When did we trade the idea of public servants for the false idols of power and privilege? When did we trade governing for campaigning? And when did we trade valuing those with the best ideas for rewarding those with the most money?
Lincoln, self-educated, a versatile and critical thinker, questioned prevailing assumptions of his day, and, in his search for truth, drew upon mathematical axioms as a storehouse of principles he might apply to his political philosophy.
We need to make it clear that addressing modern slavery is not only a human rights issue, it's a function of our identity. We're creating controversy over something incontrovertible. The very shape of Lincoln's shadow is an icon of freedom.
While much of the hoopla at the Writers Guild Awards was focused on the film nominees as a ramp up to Oscars, the category most associated with the fastest growing medium on earth went largely unnoticed. And Michael Cyril Creighton was crowned king of that world.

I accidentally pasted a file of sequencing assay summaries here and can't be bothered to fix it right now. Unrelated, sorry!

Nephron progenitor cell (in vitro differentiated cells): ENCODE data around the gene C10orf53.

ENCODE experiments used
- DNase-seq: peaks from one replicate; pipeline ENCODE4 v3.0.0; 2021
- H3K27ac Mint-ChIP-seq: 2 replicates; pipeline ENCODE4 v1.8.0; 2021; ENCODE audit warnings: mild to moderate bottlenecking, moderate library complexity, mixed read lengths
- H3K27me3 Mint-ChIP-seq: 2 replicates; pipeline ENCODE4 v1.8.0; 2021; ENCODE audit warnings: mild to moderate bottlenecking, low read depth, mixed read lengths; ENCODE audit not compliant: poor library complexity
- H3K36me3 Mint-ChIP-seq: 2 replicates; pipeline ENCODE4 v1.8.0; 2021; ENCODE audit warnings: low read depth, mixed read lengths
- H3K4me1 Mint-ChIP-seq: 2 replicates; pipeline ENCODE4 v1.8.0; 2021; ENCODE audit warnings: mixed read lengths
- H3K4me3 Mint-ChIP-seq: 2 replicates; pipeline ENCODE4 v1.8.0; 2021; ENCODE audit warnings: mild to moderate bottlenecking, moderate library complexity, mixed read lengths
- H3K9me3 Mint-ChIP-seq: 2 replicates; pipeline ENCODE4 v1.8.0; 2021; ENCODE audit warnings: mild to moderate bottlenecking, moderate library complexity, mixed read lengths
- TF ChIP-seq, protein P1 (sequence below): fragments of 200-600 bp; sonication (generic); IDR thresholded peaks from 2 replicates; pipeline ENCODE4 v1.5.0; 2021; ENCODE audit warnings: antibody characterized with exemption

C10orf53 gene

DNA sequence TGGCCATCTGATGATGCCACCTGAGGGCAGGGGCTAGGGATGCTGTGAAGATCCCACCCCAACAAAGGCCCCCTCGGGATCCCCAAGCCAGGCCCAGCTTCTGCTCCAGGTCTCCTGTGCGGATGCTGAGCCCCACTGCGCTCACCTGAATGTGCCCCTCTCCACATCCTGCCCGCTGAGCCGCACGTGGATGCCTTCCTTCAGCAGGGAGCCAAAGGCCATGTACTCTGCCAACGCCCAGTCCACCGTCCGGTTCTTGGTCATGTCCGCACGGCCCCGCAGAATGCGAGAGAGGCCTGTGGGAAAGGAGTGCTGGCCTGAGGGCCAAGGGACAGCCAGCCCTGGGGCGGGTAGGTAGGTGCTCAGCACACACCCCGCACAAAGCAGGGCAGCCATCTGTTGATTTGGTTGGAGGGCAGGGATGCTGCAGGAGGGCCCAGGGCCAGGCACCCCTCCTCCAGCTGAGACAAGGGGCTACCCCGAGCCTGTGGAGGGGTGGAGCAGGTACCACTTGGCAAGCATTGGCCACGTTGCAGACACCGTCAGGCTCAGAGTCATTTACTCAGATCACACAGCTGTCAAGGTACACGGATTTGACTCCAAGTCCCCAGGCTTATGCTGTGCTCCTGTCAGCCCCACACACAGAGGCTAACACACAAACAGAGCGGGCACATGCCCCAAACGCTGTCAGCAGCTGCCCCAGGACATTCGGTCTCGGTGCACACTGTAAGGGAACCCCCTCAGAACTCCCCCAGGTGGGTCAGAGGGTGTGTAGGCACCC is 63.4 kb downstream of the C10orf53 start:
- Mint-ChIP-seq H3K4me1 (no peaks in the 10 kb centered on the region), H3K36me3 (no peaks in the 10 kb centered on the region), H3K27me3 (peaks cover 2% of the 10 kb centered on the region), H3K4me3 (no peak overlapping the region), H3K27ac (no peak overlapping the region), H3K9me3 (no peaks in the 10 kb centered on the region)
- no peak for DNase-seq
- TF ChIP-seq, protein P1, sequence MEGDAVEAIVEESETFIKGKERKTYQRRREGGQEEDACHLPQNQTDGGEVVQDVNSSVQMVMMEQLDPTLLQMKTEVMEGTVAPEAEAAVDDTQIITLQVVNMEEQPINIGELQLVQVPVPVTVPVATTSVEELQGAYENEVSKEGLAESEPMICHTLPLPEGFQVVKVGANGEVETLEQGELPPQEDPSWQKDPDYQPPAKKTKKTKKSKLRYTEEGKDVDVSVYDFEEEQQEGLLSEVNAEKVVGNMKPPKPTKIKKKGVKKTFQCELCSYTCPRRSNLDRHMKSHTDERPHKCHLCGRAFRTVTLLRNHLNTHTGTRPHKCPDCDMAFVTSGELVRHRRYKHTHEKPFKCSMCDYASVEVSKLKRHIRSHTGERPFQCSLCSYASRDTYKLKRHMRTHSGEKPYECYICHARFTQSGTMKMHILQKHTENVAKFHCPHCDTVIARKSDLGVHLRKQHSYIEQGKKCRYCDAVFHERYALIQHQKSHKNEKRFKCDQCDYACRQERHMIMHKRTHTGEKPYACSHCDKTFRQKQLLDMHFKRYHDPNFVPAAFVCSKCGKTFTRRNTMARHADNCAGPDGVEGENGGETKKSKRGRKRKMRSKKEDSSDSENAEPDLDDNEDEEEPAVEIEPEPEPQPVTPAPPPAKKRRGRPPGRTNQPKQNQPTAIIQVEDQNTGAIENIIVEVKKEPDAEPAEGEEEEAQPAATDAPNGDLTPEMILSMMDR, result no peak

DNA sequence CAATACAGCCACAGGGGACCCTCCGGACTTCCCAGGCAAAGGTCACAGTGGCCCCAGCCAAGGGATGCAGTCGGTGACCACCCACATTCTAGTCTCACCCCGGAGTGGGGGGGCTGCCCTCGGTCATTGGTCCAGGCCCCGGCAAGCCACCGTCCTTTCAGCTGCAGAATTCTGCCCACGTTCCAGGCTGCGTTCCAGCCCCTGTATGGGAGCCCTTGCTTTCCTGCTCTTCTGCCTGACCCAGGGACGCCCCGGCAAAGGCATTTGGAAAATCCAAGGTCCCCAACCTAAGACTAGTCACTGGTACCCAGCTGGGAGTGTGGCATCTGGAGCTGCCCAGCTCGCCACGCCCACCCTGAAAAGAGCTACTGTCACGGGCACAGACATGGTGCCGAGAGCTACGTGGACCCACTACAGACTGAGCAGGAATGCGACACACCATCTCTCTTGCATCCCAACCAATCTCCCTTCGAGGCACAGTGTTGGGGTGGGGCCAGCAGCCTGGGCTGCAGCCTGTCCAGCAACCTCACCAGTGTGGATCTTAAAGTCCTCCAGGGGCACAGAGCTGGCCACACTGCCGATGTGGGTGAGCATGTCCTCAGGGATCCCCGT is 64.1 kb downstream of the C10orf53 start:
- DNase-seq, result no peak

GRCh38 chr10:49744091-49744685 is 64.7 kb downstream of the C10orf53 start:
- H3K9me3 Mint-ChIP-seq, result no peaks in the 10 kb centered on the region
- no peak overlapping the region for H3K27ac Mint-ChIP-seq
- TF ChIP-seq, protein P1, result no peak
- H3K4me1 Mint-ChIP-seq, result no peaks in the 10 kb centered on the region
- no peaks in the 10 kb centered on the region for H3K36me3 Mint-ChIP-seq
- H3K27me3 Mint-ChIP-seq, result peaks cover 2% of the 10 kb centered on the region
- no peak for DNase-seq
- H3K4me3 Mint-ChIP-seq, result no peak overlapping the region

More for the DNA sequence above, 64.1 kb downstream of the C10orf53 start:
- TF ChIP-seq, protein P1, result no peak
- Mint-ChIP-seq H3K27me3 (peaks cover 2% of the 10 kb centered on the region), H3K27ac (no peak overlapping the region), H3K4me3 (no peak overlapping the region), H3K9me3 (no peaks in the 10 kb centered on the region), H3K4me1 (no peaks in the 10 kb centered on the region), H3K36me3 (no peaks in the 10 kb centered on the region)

In the digitally (or otherwise) enhanced narrative, even the foibles and faults contribute towards the endgame as the leader gets to goal. Unfortunately, outside the movie-house, we have to contend with the most spectacular of our leaders who inexplicably fail us in spectacular ways.
In the 2012 movie Lincoln, Stevens is cast as the radical whom Lincoln must tame to ensure passage of the 13th Amendment. This is Hollywood drama. The ardent abolitionist was as cagey a politician as Lincoln, and needed no persuasion to support his life's goal.
Lincoln, Steven Spielberg's Oscar-nominated movie about the great president's struggle to get Congressional approval for the 13th Amendment outlawing slavery, gets 53-year-old Ohio History teacher Paul LaRue's approval for bringing American history alive.
America has serious issues to deal with, many of them raised by Obama in his laundry list State of the Union addresses. But let's not pretend the State of the Union itself is not an empty institution -- bloated, hollow, self-congratulatory, increasingly shallow, largely irrelevant.